Carbon Management

CO2-Secure: A National Program to Deploy Carbon Removal at Gigaton Scale  

Image of Report Cover - CO2-Secure: A National Program to Deploy Carbon Removal at Gigaton Scale, December 2022

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CO2-Secure: A National Program to Deploy Carbon Removal at Gigaton Scale (December 2022) outlines a proposed new initiative (CO2-Secure) for climate remediation through large-scale carbon dioxide removal (CDR). The program would contribute to net-zero greenhouse gas emissions by midcentury and ultimately to net-negative emissions. Its goal is to achieve billions of tons of carbon removal by the United States by midcentury, well beyond implementation of current CDR policies and programs.  

Based on Intergovernmental Panel on Climate Change models, which explore different pathways to reach climate targets, the world will need a median of seven billion tons per year of negative emissions. In recent years, the federal government and private sector have increased funding for CDR technology development, and major companies have announced voluntary corporate goals to reach net-zero and offset legacy emissions through CDR. These advancements, however, would only deliver a fraction of the carbon removals needed, leading us to negative emissions on the order of thousands to millions of tons.  

To reach billions of tons, the Energy Futures Initiative (EFI) proposes that public sector investment back CDR deployment. A livable climate is a public good that benefits everyone—just like education or national defense. Its value is not easily captured in dollars and cents, requiring the government to step in to pay for it. Unlike many other climate technologies, CDR does not usually produce energy or other products that can subsidize its cost; its value is purely its contribution to that public good.  

Climate stakeholders have previously discussed the idea of a federal carbon purchasing program. EFI’s study adds to that discussion by specifying how a long-term program could be implemented. CO2-Secure is proposed to begin in 2035 as a follow-on to a pilot precursor program in the U.S. Department of Energy such as those proposed in the Federal Carbon Dioxide Removal Leadership Act (S.4280, H.R.7434) or Carbon Removal and Emissions Storage Technologies Act (S.4420, H.R. 9318). Rather than assigning the new program to the U.S. Department of Energy, EFI recommends establishing a new government entity called the National Carbon Removal Authority (NCRA), which would have the mission, authority, and funding to secure carbon dioxide removal. 

This report provides recommendations to policymakers for designing the CO2-Secure program, including options for funding mechanisms, eligible technologies, and the degree of public-private collaboration. EFI analyzed more than a dozen existing state and federal programs to create these recommendations. EFI’s research examines programs that are both environment-related (e.g., the Land and Water Conservation Fund) and not (e.g., Fannie Mae) to learn from their strengths, weaknesses, innovations, and long-term stability.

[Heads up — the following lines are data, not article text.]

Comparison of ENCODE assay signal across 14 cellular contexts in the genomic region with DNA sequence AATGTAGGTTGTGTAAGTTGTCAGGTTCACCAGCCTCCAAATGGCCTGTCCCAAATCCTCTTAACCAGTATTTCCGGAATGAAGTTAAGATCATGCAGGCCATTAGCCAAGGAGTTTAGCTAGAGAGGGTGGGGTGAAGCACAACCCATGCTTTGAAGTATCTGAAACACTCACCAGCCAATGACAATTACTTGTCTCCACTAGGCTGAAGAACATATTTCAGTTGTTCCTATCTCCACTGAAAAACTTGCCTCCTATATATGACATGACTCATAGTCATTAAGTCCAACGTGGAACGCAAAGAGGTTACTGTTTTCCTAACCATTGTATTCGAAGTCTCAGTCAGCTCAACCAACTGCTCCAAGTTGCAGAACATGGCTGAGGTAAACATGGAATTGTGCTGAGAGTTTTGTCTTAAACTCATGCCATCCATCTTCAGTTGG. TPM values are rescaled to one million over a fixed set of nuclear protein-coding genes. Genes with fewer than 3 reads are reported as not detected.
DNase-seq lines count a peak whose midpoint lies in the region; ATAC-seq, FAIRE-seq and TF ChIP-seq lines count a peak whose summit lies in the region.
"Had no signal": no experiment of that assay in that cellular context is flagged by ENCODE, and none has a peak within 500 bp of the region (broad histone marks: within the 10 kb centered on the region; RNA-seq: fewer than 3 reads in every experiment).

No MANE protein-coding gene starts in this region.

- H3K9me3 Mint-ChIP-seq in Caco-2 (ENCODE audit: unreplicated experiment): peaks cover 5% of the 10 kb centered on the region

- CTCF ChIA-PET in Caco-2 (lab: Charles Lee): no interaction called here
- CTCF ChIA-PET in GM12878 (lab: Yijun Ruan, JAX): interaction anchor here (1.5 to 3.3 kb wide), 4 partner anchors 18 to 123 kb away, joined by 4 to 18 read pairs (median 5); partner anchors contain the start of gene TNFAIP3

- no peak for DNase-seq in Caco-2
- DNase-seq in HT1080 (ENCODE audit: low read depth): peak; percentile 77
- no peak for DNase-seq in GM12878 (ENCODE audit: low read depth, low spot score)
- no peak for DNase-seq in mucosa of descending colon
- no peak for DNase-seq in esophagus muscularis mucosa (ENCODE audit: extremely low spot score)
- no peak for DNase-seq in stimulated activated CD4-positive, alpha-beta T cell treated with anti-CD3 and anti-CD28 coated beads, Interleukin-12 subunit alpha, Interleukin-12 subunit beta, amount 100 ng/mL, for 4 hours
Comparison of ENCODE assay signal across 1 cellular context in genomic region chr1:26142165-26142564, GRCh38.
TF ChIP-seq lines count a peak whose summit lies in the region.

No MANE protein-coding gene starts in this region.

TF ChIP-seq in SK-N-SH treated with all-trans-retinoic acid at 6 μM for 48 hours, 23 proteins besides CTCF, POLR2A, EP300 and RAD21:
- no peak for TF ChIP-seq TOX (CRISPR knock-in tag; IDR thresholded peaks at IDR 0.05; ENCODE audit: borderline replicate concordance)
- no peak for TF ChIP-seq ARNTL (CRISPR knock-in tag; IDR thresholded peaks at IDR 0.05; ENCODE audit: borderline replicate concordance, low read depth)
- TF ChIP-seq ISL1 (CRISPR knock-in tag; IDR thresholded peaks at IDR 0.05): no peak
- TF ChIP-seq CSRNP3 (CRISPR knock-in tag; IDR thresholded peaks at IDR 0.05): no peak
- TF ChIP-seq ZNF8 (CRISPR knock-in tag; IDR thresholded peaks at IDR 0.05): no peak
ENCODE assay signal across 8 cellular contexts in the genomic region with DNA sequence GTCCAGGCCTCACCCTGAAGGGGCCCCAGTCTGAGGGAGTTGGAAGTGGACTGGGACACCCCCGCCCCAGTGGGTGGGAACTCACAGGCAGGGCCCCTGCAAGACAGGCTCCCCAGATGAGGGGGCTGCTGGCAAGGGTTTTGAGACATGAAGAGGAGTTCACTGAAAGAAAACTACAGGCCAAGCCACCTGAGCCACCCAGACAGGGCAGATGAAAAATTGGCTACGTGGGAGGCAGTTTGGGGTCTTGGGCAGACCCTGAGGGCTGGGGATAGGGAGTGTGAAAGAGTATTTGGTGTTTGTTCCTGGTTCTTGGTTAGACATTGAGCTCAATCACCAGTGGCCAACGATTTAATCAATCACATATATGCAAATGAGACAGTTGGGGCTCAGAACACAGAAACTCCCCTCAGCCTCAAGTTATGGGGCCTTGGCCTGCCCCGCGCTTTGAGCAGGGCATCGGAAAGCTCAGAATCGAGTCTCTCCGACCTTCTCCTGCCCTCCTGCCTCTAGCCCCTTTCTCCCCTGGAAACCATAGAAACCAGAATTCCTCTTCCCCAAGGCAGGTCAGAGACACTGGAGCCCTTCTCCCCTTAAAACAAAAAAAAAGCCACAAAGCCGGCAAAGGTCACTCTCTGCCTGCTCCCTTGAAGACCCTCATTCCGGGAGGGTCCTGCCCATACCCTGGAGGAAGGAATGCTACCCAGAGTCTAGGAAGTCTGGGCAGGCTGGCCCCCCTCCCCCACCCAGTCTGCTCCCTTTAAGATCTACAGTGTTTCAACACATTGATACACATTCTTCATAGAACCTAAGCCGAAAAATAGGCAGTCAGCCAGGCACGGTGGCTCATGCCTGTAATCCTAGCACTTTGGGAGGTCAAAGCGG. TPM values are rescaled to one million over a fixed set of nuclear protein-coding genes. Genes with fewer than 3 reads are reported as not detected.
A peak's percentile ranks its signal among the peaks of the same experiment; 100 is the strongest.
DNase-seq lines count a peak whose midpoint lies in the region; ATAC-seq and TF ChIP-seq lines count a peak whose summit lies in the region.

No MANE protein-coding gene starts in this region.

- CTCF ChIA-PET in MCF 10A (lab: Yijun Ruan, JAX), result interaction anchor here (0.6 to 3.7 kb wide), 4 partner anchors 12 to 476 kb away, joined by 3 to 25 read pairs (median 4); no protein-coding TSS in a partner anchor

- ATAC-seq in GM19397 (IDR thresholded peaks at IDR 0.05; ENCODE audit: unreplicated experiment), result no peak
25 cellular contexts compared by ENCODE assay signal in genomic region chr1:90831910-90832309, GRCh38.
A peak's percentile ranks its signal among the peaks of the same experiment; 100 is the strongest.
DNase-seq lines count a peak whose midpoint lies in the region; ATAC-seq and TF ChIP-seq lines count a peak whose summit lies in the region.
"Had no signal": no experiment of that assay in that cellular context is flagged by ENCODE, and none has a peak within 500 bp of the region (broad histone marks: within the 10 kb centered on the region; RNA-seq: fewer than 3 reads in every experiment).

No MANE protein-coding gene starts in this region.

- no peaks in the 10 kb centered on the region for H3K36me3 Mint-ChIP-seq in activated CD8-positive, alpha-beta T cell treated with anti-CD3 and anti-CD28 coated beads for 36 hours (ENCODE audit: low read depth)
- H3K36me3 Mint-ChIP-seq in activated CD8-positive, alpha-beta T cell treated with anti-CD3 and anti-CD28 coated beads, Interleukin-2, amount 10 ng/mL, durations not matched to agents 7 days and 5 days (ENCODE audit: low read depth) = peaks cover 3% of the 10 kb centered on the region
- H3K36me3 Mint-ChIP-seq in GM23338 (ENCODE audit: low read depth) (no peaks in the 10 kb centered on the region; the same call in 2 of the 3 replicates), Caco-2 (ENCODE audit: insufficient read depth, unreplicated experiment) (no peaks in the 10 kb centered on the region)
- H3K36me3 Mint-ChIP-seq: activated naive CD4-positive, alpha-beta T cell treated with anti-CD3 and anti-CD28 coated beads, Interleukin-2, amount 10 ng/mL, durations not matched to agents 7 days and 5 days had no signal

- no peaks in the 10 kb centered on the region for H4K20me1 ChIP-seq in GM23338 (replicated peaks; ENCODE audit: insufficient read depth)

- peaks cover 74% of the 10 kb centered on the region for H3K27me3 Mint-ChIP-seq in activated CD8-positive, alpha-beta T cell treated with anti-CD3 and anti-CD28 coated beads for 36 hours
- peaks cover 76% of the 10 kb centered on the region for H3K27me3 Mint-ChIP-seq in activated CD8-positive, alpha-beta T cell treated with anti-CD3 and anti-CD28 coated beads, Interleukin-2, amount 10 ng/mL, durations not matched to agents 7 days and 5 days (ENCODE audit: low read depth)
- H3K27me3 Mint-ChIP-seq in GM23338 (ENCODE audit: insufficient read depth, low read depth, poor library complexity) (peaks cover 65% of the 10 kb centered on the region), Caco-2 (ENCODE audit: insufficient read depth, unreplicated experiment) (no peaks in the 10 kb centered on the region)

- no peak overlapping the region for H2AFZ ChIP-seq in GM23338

CO2-Secure would be a federal purchasing program, in which the government would pay for the entire cost (subject to restrictions such as price caps) of carbon removal. The reliance on the government’s purchasing power distinguishes it from the federal government’s current policy tools for supporting CDR development. CO2-Secure would have the flexibility to encompass a range of government mechanisms to secure large-scale CDR, such as purchasing CDR services provided by the private sector to establish government-owned and -operated infrastructure.  

The initial phase of the program could be provided as a lump sum direct spending authority of $33.2 billion for a 10-year period. The 10 years would provide sufficient time for CO2-Secure to gain experience with large-scale implementation of CDR, explore alternative business models, and facilitate innovation to drive down the cost of CDR. Congress would reauthorize funding for subsequent years based on this experience and account for climate science assessments at that time. 

Creating large, firm demand for CDR by positioning the federal government as a buyer of CDR goods and services would provide financial certainty to infrastructure developers. It would also create a market pull, spurring innovation and cost declines. The design framework for CO2-Secure could also facilitate resolution of issues around greenhouse gas accounting and long-term liability for carbon storage, safeguard against unintended environmental and social consequences, and maximize job creation and other co-benefits. CDR deployment in the United States serves the dual purpose of contributing to global emissions goals and spearheading the CDR innovation push.  

EFI intends the launch of this report to start a conversation on potential federal CDR programs. We invite you to direct your feedback or questions to Tim Steeves ( and Sam Savitz (

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